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The 2020 State of the Phish report from the cybersecurity firm Proofpoint shows 65% of U.S. organizations (55% globally) had to deal with at least one successful phishing attack in 2019.
For the report, Proofpoint drew data from a third-party survey of 3,500 working adults in the United States, United Kingdom, Australia, France, Germany, Japan, Spain along with a survey of 600 IT security professionals in those countries. Data was also taken from 9 million suspicious emails reported by its customers and more than 50 million simulated phishing emails in the past year.
Infosec professionals believe the number of phishing attacks remained the same or declined in 2019 compared to the previous year. This confirms what may cybersecurity firms have found: Phishing tactics are changing. Cybercriminals are now focusing on quality over quantity.
Standard phishing may have declined, but spear phishing attacks are more common. 88% of organizations said they faced spear phishing attacks in 2019 and 86% said they faced business email compromise (BEC) attacks.
Phishing attacks are most commonly conducted via email, but phishing via SMS messages (Smishing), social media sites, and voice phishing over the telephone (vishing) are also commonplace. 86% of respondents said they experienced a social media phishing attack in the past 12 months, 84% experienced a smishing attack, and 83% experienced a voice phishing attack.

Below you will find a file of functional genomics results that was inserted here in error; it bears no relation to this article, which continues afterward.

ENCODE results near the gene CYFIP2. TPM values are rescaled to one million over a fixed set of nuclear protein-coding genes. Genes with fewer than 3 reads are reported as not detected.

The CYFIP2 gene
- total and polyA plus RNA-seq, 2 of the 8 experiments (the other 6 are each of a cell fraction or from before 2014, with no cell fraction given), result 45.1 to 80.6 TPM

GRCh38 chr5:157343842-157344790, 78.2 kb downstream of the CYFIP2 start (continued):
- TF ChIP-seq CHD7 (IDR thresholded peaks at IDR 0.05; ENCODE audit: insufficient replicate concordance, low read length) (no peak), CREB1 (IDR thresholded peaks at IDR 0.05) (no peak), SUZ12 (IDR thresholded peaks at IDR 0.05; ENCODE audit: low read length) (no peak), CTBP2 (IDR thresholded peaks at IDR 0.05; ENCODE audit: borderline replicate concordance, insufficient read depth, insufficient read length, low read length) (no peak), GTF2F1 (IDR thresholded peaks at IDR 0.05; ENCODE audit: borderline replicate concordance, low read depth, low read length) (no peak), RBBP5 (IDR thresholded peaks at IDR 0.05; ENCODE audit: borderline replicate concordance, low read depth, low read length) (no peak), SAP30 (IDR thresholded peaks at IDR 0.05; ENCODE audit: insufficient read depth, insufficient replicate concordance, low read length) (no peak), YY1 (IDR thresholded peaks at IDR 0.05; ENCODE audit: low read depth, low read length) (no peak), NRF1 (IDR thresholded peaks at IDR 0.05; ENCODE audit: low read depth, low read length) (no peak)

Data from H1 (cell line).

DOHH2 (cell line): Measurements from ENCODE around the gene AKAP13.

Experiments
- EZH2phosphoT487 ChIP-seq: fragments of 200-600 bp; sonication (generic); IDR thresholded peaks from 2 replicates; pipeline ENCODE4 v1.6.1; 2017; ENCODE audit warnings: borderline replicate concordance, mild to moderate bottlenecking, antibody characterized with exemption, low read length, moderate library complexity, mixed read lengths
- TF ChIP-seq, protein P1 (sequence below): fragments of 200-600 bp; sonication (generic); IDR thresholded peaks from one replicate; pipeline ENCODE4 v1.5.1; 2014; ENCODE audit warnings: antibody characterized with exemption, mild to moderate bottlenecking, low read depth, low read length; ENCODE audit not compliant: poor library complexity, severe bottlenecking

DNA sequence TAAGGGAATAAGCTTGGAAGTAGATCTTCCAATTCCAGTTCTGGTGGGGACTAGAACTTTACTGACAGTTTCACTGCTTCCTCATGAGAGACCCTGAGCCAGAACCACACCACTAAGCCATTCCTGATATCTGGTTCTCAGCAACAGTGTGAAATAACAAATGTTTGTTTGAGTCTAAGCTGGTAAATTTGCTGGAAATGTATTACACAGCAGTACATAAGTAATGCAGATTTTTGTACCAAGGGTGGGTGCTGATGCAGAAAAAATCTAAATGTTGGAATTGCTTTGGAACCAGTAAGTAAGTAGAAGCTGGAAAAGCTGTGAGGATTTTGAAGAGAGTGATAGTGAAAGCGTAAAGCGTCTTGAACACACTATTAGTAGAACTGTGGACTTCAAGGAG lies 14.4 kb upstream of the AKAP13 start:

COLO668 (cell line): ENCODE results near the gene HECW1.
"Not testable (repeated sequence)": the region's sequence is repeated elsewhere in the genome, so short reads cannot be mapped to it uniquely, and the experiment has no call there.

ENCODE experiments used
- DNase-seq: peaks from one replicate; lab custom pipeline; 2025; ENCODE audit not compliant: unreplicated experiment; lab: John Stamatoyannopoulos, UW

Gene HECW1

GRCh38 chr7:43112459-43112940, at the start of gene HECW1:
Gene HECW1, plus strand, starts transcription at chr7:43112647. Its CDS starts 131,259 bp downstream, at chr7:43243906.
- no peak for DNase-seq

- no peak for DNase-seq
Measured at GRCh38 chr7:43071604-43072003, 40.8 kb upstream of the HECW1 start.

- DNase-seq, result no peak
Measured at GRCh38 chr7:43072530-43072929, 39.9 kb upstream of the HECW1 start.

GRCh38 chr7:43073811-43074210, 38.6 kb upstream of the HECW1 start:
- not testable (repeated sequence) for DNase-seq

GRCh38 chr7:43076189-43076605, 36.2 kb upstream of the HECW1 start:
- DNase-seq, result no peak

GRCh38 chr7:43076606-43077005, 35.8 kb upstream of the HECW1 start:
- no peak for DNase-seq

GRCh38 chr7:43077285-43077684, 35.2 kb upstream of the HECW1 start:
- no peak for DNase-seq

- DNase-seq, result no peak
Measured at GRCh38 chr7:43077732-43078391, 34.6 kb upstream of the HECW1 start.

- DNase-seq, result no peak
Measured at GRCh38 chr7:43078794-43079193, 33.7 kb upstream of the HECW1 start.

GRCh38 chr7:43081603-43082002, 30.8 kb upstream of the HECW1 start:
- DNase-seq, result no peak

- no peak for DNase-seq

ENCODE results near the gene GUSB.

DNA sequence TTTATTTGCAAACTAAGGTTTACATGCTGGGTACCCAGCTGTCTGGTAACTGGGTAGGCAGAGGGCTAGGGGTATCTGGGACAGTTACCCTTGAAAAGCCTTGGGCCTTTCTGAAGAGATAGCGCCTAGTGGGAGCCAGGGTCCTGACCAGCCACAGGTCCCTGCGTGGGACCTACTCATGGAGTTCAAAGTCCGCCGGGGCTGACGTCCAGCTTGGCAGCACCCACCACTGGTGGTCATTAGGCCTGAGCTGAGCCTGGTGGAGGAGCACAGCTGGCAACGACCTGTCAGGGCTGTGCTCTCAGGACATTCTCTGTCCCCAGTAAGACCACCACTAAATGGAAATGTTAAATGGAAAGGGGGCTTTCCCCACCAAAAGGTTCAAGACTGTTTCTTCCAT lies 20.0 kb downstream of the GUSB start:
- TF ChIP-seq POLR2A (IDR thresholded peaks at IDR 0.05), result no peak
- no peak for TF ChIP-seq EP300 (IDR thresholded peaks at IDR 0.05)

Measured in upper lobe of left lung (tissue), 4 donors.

Source: Proofpoint State of the Phish Report, 2020.
Proofpoint’s report indicates there has been a decline in ransomware attacks since 2017, but IT professionals reported an increase in ransomware infections via phishing emails. This is due to the rise in popularity of ransomware-as-a-service, which allows individuals without the skills to develop their own ransomware variants to conduct attacks using ransomware developed by others.
When a ransomware attack is suffered, paying the ransom does not guarantee recovery of encrypted data. Only 69% of companies that paid the ransom regained access to their data after the first payment. 7% were issued with further demands which they refused to pay, resulting in data loss. 2% paid those extra demands and regained access to their files, and 22% said they did not recover data encrypted in the attacks.
Layered defenses are essential for combatting the threat from phishing, malware, and ransomware, but Proofpoint points out that technical defenses only go so far. What is also required is regular security awareness training for the workforce.
“We recommend taking a people-centric approach to cybersecurity by blending organization-wide awareness training initiatives with targeted, threat-driven education. The goal is to empower users to recognize and report attacks,” said Joe Ferrara, senior vice president and general manager of security awareness training for Proofpoint.
95% of surveyed organizations said they provide security awareness training to the workforce and 94% of those that do provide training more frequently than once a year. The figures are good, but there is still considerable room for improvement. Only 60% of companies that provide training do so through formal cybersecurity education and 30% said they only provide training to a portion of their user base.
Training certainly appears to be having a positive effect, as there was a 67% increase in reported phishing emails in 2019 compared to 2018, so employees are taking training on board, are getting better at identifying threats, and are taking the correct action – reporting suspicious emails to their security teams.